(Pictured: the Soul Clan. L to R: Ben E. King, Joe Tex, Don Covay, Wilson Pickett, and Solomon Burke.)
The Cash Box Archives are a fabulous resource for chart nerds. They disappeared from the interwebs for a time, but they’ve been back for a while now and are even better. They now include pop, country, and R&B/soul charts going back to late 1944 (I wrote about the first pop chart last fall) through the magazine’s demise in 1996. It’s vastly superior to anything you can get online from Billboard, and its only rival is the ARSA database of local radio charts.
The revised site includes listings for what Cash Box called “Looking Ahead,” equivalent to Billboard‘s Bubbling Under the Hot 100 chart. So let’s poke around various late-July dates from bygone years to see what we can see.
July 29, 1961: this chart has a couple of songs that would endure a little bit (Barry Mann’s “Who Put the Bomp,” Dick and Dee Dee’s “The Mountain’s High”), a country smash (“Tender Years” by George Jones), big stars with forgotten hits (Ray Charles, the Miracles, Gene Pitney), the first appearance of a future star (Tony Orlando) and some deep weirdness. Chicago DJ Dick Biondi discovered an old rockabilly-ish song called “There’s a Fungus Among Us,” had it recut by a Chicago group called Hugh Barrett and the Victors, and turned it into a promotion. (The story is here.) “Song of the Nairobi Trio” by the Fortune Tellers is a version of the music Ernie Kovacs used for a famous recurring bit on his TV shows.
July 30, 1968: at #1 on the chart is “Soul Meeting” by the Soul Clan, a supergroup with a mind-boggling lineup: originally Solomon Burke, Otis Redding, Wilson Pickett, Don Covay, and Joe Tex. Before the group could record, Redding died (replaced by Arthur Conley) and Pickett left (replaced by Ben E. King). The latter lineup eventually made an album, each member recording his part separately, pieced together by Covay. The group had plans to be not just a recording act but a collective engaged in building an autonomous black business empire. But Atlantic Records was not interested in empire building, “Soul Meeting” foundered, and eventually the Soul Clan did too, although its legacy lives on. This 2017 story from the Oxford American tells the tale.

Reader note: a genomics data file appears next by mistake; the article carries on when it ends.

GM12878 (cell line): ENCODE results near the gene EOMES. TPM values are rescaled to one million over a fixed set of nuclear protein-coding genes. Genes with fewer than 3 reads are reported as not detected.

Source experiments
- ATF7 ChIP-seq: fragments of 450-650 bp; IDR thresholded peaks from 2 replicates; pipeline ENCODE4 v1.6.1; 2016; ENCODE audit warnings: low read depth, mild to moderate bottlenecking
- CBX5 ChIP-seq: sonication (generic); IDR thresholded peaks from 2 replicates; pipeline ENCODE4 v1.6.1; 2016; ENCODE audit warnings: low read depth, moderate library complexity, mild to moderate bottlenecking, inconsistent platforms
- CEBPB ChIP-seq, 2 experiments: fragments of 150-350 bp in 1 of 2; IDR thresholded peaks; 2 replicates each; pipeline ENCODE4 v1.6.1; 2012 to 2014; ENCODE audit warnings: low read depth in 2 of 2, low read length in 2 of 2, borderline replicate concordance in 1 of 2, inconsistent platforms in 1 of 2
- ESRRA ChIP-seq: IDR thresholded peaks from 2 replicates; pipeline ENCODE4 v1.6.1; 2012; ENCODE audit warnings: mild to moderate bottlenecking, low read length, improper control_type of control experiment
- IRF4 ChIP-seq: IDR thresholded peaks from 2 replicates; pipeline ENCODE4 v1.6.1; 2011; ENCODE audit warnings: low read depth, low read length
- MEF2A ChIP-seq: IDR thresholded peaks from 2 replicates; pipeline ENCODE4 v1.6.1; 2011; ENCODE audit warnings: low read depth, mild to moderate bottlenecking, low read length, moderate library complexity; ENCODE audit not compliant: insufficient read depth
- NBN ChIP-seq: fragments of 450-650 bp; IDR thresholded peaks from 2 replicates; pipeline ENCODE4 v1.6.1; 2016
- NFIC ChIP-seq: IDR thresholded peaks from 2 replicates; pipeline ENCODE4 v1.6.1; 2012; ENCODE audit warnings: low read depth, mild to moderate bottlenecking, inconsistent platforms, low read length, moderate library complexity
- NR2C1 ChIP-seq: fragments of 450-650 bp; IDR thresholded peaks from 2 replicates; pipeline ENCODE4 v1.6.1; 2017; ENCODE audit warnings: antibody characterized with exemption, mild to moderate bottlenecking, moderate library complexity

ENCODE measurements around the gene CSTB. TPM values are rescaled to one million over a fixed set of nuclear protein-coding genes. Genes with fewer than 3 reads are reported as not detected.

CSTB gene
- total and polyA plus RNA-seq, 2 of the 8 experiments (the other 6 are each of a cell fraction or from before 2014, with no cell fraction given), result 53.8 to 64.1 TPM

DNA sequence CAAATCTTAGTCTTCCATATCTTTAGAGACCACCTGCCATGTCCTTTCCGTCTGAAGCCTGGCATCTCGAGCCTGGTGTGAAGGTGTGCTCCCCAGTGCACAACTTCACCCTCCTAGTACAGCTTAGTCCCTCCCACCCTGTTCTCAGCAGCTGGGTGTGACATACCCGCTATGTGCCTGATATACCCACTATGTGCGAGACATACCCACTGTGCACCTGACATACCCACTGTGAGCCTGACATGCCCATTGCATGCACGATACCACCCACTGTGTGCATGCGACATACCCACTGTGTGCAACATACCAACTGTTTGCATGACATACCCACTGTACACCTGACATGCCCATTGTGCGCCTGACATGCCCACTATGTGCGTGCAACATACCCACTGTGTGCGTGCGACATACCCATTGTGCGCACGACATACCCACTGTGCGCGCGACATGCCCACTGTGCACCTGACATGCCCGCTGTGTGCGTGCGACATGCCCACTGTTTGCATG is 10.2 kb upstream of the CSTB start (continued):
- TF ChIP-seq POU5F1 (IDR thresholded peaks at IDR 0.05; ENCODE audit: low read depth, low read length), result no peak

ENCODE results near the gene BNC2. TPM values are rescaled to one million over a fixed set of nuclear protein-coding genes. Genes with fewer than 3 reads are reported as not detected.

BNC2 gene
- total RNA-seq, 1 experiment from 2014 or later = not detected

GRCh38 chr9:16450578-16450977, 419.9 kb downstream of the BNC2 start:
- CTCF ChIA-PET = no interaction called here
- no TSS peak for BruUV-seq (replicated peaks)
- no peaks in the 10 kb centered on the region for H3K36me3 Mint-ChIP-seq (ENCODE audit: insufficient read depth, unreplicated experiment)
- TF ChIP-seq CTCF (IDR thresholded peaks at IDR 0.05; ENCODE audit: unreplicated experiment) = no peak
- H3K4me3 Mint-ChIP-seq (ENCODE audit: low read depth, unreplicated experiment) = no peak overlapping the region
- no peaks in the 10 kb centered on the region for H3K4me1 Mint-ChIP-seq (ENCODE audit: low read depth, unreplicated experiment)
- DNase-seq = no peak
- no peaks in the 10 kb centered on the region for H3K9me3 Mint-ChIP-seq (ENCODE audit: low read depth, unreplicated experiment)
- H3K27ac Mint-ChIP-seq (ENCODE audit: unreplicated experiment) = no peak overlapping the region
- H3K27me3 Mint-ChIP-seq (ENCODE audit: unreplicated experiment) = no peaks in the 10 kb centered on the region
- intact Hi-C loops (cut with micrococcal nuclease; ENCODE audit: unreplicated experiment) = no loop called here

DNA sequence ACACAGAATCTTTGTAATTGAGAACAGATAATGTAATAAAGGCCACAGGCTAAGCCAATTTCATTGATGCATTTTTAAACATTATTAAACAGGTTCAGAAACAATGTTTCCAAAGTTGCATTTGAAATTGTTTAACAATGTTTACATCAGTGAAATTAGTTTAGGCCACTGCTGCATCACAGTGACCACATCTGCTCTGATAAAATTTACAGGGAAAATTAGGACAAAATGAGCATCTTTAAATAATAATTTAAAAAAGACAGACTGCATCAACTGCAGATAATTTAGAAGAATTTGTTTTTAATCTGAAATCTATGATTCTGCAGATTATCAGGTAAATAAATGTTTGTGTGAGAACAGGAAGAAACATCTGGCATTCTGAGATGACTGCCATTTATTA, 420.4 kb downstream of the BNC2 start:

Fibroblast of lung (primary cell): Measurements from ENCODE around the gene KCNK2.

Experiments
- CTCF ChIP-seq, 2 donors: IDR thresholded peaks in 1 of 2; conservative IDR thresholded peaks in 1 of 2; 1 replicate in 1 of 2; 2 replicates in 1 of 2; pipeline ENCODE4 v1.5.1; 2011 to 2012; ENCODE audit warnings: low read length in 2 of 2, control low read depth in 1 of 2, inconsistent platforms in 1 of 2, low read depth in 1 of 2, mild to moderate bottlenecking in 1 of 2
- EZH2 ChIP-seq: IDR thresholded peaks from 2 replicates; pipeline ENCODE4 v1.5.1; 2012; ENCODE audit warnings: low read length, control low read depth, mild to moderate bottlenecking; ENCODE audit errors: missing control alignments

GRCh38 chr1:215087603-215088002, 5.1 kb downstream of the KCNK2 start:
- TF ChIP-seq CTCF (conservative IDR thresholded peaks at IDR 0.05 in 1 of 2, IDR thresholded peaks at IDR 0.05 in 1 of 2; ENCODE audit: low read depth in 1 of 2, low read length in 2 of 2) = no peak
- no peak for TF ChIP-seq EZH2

July 25, 1970: this chart (which is down to 40 positions from 50) contains several records we’ve mentioned here in the past, by Ten Wheel Drive, the Rattles, Elephant’s Memory, and Jim Campbell, as well as two that got entire posts, “Mill Valley” and “Wonder Could I Live There Anymore.” Jack Blanchard and Misty Morgan, whose unlikely smash “Tennessee Birdwalk” has been a twisted favorite around here since always, were back on the chart with “Humphrey the Camel,” which is similarly bent, was another big country hit if not such a big pop crossover this time, and kinda racist.
July 29, 1972: now a 35-position chart, this one has some famous songs (“Rock Me on the Water,” “Delta Dawn,” “Garden Party, “Misty Blue,” “Walk on By”), 75 percent of Crosby Stills Nash and Young (“Southbound Train” and “Rock and Roll Crazies”) and a not-terrible cover of the Bee Gees “I.O.I.O” by Butch Patrick. Yup, Eddie Munster.
July 28, 1973: this chart (which is down to 30 positions and numbers them from #101 to #130, a change from earlier practice) is headed by Steely Dan’s “Show Biz Kids” and “Rock and Roll Heaven” by the group Climax, famed for “Precious and Few.” Their version predates the Righteous Brothers by a year, but is not remotely as good. The chart also includes “The Answer” by Connie Francis, subtitled “Should I Tie a Yellow Ribbon ‘Round the Ole Oak Tree?”, which I invite you to listen to for as long as you can stand it. Same with “Old Betsy Goes Boing Boing Boing” by the Hummers, which was inspired by a Mazda commercial of the time.
July 27, 1976: the chart is down to 20 positions now. There are a couple of pretty good country-pop records on it: “Rocky Mountain Music” by Eddie Rabbitt and “Stranger” by Johnny Duncan, plus T. G. Sheppard’s cover of “Solitary Man,” all of which were country chart-toppers that summer. And any chart with “Kid Charlemagne” and “Cherry Bomb” is OK with me.
By the summer of 1977, the Looking Ahead chart was pared to 10 positions. It began to appear intermittently starting in 1979, later shrinking to three entries before being dropped entirely in 1982 and resurrected in 1990. Because we thirst after the kind of obscurities found thereon, we’ll probably dip back into it at some future time.